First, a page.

Ansill Opening

    I hit Ansill for their Sunday night "Pif Prix Fixe" on Sunday. Here's a snapshot of what we ordered and (mostly) enjoyed: The signature dish from the days of Pif – escargots plump and redolent of butter and Pernod, served alongside a head of sweet, nutty roasted garlic – practically disappeared before it even hit the table, certainly long before I could train the camera and snap a picture. The salad of red beets, first roasted and then marinated, delivered a nice sweet and sour contrast that paired well with its topping of fresh goat cheese. The only slightly ill conceived dish of the starters was the mussel soup. It’s not that it lacked flavor, just that it lacked depth. A spike of red pepper was the predominant flavor in the broth and soggy croutons did little to help, though freshly sliced scallions livened up the dish a bit. For shits and giggles, and for added insurance against leaving without full bellies, we supplemented our orders with a couple of small plates from the regular Ansill menu. Roasted mussels turned out to be an interesting preparation take on a bistro classic. When the little mollusks were just right, they were tender, savory and intensely infused with the aromas of the fresh rosemary sprig included in the roasting pan. The technique, though, did seem to result in less even flavor distribution relative to steaming or sautéing, and a few of the mussels were a little on the fishy side. I had no compunctions, however, about the deliciousness of our roasted bone marrow crostini, full of rich, zesty flavor and topped off perfectly with a sprinkle of smoked sea salt and a tousle of fresh greens. Our main courses delivered the most uniformly successful round of dishes. The sweetbreads – ample, tender and meaty – may have been the showstopper, their perfectly cooked accompaniment of sliced shiitakes providing icing on the cake. Not lagging far behind were two petit filets of branzino, pan-seared to a perfect level of exterior crispiness and interior moistness and set atop sautéed greens, all surrounded by an intensely citrus yet light-footed beurre blanc. A duo of richly meaty lamb chops, seared just barely to the medium side of rare, matched nicely with crispy potato gaufrettes and roasted artichokes. Those artichokes, I’d swear, tasted like they’d been infused with lemon and pekoe tea. An otherwise perfectly nice if somewhat perfunctory cheese plate was marred by the inclusion of Époisses that had gone to ammonia. I know it’s supposed to be pungent. And I know it’s expensive. But come on, sniff it – better yet, taste it – before you serve it. Our desserts, on the other hand, showed that the folks at Ansill don’t treat the final course as an afterthought. Both the pot au crème and bread pudding were delicious enough that I could envision stopping by late-night and ordering either of them just to top off the evening. Photos and additional details can be found at: Pif Night at Ansill.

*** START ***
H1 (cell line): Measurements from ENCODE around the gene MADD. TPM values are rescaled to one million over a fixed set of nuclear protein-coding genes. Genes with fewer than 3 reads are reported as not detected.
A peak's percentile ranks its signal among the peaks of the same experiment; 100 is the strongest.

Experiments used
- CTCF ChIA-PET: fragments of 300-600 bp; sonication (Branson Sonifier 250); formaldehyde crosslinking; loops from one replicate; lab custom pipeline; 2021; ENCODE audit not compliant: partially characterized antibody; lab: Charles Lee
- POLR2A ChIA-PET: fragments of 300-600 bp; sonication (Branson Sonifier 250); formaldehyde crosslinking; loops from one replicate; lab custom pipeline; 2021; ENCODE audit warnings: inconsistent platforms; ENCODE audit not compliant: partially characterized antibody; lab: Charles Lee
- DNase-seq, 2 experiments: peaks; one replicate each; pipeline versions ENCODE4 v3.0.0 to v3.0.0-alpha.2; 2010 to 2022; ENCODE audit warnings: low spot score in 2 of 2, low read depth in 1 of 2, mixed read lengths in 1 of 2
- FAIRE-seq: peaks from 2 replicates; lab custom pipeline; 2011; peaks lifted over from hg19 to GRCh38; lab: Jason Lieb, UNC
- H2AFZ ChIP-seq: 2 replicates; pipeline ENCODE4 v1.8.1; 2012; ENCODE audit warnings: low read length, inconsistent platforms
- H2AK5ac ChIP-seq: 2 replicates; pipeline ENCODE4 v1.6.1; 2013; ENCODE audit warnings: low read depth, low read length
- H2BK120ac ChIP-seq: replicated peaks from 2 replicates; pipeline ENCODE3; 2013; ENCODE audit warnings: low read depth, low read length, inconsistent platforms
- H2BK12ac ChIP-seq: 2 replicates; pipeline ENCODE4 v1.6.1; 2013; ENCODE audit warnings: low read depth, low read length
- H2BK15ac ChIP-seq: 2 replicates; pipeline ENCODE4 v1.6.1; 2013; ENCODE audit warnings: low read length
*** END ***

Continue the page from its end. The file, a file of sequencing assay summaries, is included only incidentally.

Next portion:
15. You might also consider Teresa's Next Door in Wayne. The food is solid enough and the beer selection is top notch.